•  46
    Introduction: Historiography and the philosophy of the sciences
    Studies in History and Philosophy of Science Part A 55 1-2. 2016.
    The history of science and the philosophy of science have a long and tangled relationship. On the one hand, philosophical reflection on science can be guided, shaped, and challenged by historical scholarship—a process begun by Thomas Kuhn and continued by successive generations of ‘post-positivist’ historians and philosophers of science. On the other hand, the activity of writing the history of science raises methodological questions concerning, for instance, progress in science, realism and ant…Read more
  •  56
    Transformative Suffering and The Cultivation of Virtue
    Philosophy, Psychiatry, and Psychology 22 (4): 291-294. 2015.
    The idea that certain experiences of suffering can be positively transformative has a central role in the practical and pastoral aspects of Christian theology. It is easy to identify different historical and doctrinal reasons why physical, mental, and spiritual suffering enjoy a central role in that tradition, but less easy to articulate and justify the provocative claim that suffering can be positively transformative. Indeed, some critics protest that the very idea is deeply offensive, on moral…Read more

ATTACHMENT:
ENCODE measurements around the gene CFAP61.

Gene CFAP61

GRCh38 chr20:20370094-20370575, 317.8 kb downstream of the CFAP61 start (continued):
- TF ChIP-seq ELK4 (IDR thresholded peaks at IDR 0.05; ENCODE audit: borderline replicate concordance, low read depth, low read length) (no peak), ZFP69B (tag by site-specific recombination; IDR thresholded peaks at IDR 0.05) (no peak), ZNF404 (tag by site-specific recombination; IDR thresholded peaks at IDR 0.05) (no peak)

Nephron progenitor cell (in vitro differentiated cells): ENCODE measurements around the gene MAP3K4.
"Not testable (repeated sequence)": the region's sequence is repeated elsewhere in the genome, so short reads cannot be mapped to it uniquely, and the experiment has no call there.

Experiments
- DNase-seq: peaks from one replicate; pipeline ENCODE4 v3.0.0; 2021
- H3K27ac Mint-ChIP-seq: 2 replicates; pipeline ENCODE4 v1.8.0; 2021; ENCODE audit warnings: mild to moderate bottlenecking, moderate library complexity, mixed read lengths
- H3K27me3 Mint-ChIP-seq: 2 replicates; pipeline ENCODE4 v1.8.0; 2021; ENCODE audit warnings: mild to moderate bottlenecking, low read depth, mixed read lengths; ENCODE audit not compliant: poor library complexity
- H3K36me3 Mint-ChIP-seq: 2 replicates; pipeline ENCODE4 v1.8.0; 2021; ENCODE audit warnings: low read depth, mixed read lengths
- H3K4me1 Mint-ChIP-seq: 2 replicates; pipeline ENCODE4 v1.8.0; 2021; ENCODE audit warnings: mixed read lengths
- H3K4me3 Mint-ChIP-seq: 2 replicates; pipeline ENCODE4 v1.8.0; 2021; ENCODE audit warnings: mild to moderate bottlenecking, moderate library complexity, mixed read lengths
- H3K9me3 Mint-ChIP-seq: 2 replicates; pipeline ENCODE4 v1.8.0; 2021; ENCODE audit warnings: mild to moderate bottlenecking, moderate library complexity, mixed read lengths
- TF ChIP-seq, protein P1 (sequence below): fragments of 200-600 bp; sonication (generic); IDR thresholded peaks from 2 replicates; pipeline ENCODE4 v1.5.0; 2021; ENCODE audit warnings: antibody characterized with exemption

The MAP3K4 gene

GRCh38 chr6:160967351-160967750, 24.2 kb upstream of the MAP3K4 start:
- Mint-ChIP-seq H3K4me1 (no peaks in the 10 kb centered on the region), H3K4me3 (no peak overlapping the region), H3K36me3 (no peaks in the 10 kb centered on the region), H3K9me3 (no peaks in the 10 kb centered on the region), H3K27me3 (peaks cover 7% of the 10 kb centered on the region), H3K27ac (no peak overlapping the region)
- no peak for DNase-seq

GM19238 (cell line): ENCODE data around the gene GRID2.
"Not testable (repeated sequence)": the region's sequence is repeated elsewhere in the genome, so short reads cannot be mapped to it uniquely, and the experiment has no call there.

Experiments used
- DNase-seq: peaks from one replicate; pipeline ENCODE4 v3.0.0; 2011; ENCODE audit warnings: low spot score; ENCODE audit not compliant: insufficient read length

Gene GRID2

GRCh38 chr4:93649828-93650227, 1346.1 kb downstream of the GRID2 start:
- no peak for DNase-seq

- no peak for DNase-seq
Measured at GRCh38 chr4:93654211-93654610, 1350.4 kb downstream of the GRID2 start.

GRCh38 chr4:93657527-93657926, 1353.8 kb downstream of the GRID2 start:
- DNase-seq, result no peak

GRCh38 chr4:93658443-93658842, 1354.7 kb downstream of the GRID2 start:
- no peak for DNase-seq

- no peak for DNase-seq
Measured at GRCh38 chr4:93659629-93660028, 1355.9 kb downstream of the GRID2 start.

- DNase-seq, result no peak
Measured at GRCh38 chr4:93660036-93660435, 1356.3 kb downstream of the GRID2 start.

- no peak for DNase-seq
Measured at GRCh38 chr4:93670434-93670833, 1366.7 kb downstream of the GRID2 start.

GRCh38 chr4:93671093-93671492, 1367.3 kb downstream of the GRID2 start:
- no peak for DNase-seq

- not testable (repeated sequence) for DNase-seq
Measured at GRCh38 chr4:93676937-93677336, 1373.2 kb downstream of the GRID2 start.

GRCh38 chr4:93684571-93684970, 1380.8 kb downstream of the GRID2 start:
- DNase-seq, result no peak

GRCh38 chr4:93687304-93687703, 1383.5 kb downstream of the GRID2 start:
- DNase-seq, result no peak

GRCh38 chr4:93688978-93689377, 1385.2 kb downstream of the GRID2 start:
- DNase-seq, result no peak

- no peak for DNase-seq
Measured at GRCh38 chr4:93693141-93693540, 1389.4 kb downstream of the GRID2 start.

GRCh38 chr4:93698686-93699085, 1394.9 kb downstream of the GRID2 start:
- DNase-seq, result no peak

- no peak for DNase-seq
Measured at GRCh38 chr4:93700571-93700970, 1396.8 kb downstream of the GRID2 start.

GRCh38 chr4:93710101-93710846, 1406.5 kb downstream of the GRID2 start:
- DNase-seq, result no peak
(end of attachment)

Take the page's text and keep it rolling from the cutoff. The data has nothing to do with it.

•  1
    The Contingency of Science and the Future of Philosophy
    Essays in Philosophy 12 (2): 312-328. 2011.
    Contemporary metaphilosophical debates on the future of philosophy invariably include references to the natural sciences. This is wholly understandable given the cognitive and cultural authority of the sciences and their contributions to philosophical thought and practice. However such appeals to the sciences should be moderated by reflections on contingency of sciences. Using the work of contemporary historians and philosophers of science, I argue that an awareness of the radical contingency of…Read more
  •  102
    Is Naturalism Bleak? A Reply to Holland and Cottingham
    Environmental Values 22 (6): 689-702. 2013.
    Although Cottingham and Holland make a persuasive case for the claim that it is difficult to situate a meaningful life within a Darwinian naturalistic cosmology, this paper argues that their case should be modified in response to the apparent fact that certain persons seem genuinely not to experience the ‘bleakness’ that they describe. Although certain of these cases will reflect an incomplete appreciation of the existential implications of Darwinian naturalism, at least some of those cases may …Read more
  •  84
    Epistemic Injustice and Religion
    In Ian James Kidd, José Medina & Gaile Pohlhaus (eds.), The Routledge Handbook to Epistemic Injustice, Routledge. pp. 386-396. 2017.
    This chapter charts various ways that religious persons and groups can be perpetrators and victims of epistemic injustice. The practices of testifying and interpreting experiences take a range of distinctive forms in religious life, for instance, if the testimonial practices require a special sort of religious accomplishment, such as enlightenment, or if proper understanding of religious experiences is only available to those with authentic faith. But it is also clear that religious communities …Read more